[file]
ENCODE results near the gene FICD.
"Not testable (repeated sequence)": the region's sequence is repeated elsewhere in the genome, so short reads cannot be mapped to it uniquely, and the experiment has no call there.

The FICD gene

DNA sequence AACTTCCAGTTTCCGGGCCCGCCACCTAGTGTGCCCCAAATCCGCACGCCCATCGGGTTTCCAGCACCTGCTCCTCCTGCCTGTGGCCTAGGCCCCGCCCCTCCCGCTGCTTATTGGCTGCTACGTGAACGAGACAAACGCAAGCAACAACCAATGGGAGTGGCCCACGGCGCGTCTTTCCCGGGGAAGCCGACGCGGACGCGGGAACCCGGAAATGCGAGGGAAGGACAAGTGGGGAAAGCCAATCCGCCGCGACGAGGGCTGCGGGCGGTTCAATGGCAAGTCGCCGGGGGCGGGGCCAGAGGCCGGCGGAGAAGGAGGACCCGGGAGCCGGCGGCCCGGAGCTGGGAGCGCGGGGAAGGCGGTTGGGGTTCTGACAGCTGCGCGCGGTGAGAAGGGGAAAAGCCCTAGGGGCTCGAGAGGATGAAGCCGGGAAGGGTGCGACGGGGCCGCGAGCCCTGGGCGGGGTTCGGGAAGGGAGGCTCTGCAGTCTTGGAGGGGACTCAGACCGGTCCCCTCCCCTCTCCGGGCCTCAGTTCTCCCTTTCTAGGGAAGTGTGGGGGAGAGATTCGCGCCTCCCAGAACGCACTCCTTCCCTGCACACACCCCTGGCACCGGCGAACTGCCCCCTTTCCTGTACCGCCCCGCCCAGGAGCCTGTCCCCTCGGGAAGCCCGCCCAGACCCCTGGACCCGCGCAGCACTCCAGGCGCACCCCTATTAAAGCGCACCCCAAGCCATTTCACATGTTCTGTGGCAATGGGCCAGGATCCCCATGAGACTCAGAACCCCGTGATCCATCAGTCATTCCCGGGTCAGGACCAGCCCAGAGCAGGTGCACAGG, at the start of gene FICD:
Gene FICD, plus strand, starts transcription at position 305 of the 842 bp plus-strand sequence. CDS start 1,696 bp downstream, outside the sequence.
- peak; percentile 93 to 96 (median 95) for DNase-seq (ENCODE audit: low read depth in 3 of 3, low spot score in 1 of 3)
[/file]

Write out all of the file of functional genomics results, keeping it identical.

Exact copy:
ENCODE results near the gene FICD.
"Not testable (repeated sequence)": the region's sequence is repeated elsewhere in the genome, so short reads cannot be mapped to it uniquely, and the experiment has no call there.

The FICD gene

DNA sequence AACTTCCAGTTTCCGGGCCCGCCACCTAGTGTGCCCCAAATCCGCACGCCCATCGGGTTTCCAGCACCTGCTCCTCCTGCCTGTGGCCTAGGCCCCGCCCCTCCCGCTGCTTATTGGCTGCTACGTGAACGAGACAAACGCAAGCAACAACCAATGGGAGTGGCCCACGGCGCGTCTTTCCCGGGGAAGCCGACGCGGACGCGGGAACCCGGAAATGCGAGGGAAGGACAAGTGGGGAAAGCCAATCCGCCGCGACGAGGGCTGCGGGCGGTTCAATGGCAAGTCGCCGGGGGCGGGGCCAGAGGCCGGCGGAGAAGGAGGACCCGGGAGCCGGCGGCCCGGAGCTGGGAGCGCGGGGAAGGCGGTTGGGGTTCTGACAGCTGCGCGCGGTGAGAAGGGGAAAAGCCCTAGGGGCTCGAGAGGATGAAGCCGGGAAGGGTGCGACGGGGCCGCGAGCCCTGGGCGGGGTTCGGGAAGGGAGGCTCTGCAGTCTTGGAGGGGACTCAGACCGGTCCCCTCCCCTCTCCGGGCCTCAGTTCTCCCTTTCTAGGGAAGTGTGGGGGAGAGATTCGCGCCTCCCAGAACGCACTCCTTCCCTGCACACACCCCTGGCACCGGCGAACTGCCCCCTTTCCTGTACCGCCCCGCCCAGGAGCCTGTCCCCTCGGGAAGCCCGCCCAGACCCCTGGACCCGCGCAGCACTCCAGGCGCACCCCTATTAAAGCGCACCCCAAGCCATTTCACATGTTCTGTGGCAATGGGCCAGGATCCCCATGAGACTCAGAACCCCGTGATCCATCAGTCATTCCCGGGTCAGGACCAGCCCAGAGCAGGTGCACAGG, at the start of gene FICD:
Gene FICD, plus strand, starts transcription at position 305 of the 842 bp plus-strand sequence. CDS start 1,696 bp downstream, outside the sequence.
- peak; percentile 93 to 96 (median 95) for DNase-seq (ENCODE audit: low read depth in 3 of 3, low spot score in 1 of 3)